We are very excited to announce that PriceBeam is taking the next step for growth by bringing on board industry-veteran Chris Clement as head of our sales and marketing efforts in the US and Canada.
We are excited to now also launching our website in Swedish: www.pricebeam.se.
That value-based pricing offers a great avenue to strong prices and significant profits is probably clear in many pricing practitioners' minds. But what is also important to remember is that a value-based pricing strategy should be data-driven: data about customers' willingness-to-pay. Data about value drivers. Data about customer segments. And not just a single global set of data, but for each market where the product or service is sold.
Prices can be set and optimized using many different techniques. In this upcoming webinar we will look at how price research can boost the price optimization process and achieve superior results. Recent PriceBeam projects have shown that companies often underestimate their pricing power by 20-30%, especially when it comes to new products in existing businesses, or launches of start-up companies.
Topics: price research
We are excited to announce three upcoming webinars in June:
- June 5th: Pricing Right Made Easy - Optimizing prices with research: learn about how to use price research when setting prices, including using different research methods. See how segmentation along customers' willingness-to-pay can drive superior profits..
- June 12th: Value-Based Pricing foundation done right: Conjoint Analysis: Build a solid foundation for your value-based pricing strategy by implementing regular price research using conjoint analysis. Understand value-drivers and differences in willingness-to-pay.
- June 19th: Increasing prices more efficiently with research: price increases are sometimes difficult to implement. In this webinar we look at how you can become more efficient and achieve a higher proportion of the price increase potential through price research.
You can learn more about each by clicking on the links and signing up. Once the webinars are live you will receive an email with a personal link to watch the streaming video, at your time and convenience.
Very often, an argument can be heard that "customers" will not accept any price increase. This is invariably an argument from the sales team, sales management, and sometimes even all the way up to the CEO, especially if he/she is focused on market share or e.g. growth in #customers. It is the case in startups and large corporations alike. Truth be told if Customers, as in actual customers, have a problem with the current price, then indeed it can be difficult to increase prices. In some companies it even means the overall business is in danger as it means customers don't (fully) value the products or services sold. The problem is that very often the quoted "customers" are not really all customers, or even representative customers, but rather either anecdotal and based on individual stories, or the result of exaggerated fear amongst the sales team of putting price increases on the negotiation table.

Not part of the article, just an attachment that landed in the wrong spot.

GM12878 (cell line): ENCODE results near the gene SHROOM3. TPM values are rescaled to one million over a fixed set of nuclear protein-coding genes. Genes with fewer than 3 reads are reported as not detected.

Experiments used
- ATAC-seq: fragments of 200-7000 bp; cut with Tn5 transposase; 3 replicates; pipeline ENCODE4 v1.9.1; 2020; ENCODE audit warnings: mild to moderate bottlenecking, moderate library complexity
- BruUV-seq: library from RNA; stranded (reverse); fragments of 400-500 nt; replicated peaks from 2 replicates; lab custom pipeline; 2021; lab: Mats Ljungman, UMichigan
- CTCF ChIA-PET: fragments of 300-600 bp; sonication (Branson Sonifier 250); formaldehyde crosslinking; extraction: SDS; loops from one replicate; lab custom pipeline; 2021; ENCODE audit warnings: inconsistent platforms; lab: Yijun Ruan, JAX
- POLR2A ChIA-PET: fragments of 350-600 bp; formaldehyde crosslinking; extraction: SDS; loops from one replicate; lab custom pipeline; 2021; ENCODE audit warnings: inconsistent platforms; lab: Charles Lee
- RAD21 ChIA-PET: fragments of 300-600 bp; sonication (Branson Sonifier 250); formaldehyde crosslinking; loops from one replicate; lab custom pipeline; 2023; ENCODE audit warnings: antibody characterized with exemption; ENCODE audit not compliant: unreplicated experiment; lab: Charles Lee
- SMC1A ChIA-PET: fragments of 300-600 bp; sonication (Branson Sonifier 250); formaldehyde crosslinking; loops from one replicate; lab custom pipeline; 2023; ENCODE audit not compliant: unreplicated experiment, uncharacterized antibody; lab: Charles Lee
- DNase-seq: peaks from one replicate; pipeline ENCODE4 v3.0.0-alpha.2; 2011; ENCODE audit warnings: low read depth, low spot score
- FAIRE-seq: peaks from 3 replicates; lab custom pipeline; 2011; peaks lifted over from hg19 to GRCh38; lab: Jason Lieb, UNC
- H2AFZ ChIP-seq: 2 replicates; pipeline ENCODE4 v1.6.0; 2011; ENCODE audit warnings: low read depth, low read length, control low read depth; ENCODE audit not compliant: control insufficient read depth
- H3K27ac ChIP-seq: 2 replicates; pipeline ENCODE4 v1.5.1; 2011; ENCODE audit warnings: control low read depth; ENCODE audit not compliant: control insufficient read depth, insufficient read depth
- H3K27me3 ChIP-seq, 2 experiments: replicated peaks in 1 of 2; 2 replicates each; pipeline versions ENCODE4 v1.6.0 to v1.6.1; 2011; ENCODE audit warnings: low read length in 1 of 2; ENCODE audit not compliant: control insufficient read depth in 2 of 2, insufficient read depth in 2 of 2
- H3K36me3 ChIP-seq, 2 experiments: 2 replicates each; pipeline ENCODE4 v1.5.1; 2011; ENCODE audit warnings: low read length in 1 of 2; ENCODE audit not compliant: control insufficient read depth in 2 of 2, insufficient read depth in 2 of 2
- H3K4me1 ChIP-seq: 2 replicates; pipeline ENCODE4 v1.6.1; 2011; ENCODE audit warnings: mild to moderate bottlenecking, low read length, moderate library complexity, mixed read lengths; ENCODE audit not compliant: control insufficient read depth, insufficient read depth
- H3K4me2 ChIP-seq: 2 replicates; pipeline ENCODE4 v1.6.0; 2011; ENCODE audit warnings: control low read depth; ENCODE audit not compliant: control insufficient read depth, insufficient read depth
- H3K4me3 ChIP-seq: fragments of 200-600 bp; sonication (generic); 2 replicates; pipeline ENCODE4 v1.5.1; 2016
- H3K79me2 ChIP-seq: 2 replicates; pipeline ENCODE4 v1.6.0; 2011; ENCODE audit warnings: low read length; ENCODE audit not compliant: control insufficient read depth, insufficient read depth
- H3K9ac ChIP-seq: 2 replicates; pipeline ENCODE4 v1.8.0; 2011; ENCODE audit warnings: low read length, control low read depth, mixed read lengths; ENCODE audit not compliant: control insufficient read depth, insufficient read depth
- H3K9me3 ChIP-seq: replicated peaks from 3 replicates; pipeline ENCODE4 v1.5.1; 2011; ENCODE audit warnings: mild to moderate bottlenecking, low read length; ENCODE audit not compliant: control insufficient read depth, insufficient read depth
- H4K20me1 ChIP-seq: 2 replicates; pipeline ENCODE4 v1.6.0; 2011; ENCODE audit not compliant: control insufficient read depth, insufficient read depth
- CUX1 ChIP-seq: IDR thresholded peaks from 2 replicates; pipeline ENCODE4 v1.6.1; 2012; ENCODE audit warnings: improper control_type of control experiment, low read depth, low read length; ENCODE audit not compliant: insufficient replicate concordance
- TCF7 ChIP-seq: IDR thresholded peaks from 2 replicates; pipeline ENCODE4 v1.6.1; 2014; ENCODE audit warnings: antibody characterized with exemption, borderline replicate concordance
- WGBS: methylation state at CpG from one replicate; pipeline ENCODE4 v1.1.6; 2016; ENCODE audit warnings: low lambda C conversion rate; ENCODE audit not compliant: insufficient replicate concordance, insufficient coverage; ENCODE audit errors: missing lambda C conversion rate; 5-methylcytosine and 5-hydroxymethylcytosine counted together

Topics: pricing research
Pricing Managers, Marketing Managers, and Sales teams often find it more difficult to get pricing right when launching a product in a new market, as opposed to pricing the same product in an existing market. In theory existing-market pricing should go through the same steps as new-market pricing and look at value drivers and willingness-to-pay, but in many situations existing markets mean there is a reference point to base the price on. Such a reference point is lacking if pricing for a new market.
Here are 7 ways for getting the price right when launching in new markets.
Value-Based Pricing strategy and implementation is frequently described along 5 C's:
- Comprehend the things the customers value: Begin differentiating from competitors by understanding customers’ needs better than the competitors do. When mastered it is much easier to differentiate and communicate value
- Create value for the customer: Define and design a differentiated offering that addresses the customers’ requirements more effectively than competitors’ solutions can.
- Capture value through effective pricing: Create prices and price structures that accurately depict the value of a product by using knowledge of the product, and its value to the customer.
- Communicate the value: Put together powerful, persuasive value propositions that distinctly communicate value to the customer. Make them recognize that you have taken the time to understand their needs, and create the value that they require
- Convince customers that your value is worth paying for: Confidence is vital in order to convince the customer that the price is right. When the customer inevitably says that the offering is too expensive, instead of immediately giving them a discount, salespeople should be confident and reply, “Well look, when you think about the value that we deliver I would actually go as far as to say not only aren’t we expensive, we’re probably not charging quite enough.”
Research on willingness-to-pay can help with several of those areas.
Willingness-to-Pay evolves over time
Most products and services experience a development in willingness-to-pay (WtP) over time.